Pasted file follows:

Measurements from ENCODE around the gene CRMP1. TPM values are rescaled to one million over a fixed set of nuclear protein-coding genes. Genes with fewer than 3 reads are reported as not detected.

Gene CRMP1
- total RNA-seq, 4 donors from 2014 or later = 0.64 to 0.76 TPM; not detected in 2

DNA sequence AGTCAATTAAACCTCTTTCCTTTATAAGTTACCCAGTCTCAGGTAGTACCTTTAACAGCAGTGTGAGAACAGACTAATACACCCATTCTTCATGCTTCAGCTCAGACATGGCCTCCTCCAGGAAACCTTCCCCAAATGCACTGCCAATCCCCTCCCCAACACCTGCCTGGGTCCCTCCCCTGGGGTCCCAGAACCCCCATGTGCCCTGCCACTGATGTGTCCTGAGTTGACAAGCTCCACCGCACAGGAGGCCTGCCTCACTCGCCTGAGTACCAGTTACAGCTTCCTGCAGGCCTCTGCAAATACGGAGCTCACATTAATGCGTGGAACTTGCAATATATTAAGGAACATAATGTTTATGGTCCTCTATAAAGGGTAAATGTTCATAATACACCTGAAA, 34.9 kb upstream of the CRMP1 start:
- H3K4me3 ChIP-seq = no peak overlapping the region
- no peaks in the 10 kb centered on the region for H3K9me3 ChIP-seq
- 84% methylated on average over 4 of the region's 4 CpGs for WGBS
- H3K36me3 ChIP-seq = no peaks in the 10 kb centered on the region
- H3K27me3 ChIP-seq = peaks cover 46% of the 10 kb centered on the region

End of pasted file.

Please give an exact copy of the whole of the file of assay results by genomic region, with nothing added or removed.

Measurements from ENCODE around the gene CRMP1. TPM values are rescaled to one million over a fixed set of nuclear protein-coding genes. Genes with fewer than 3 reads are reported as not detected.

Gene CRMP1
- total RNA-seq, 4 donors from 2014 or later = 0.64 to 0.76 TPM; not detected in 2

DNA sequence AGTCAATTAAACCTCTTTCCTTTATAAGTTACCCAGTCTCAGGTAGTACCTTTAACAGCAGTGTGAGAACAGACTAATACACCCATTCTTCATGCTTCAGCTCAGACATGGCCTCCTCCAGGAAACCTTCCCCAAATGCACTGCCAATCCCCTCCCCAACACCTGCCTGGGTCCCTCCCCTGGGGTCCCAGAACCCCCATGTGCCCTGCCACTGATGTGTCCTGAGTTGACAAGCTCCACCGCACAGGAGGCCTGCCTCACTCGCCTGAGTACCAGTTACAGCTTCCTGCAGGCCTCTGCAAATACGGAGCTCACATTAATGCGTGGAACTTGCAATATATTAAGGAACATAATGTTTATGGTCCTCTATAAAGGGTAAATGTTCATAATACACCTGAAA, 34.9 kb upstream of the CRMP1 start:
- H3K4me3 ChIP-seq = no peak overlapping the region
- no peaks in the 10 kb centered on the region for H3K9me3 ChIP-seq
- 84% methylated on average over 4 of the region's 4 CpGs for WGBS
- H3K36me3 ChIP-seq = no peaks in the 10 kb centered on the region
- H3K27me3 ChIP-seq = peaks cover 46% of the 10 kb centered on the region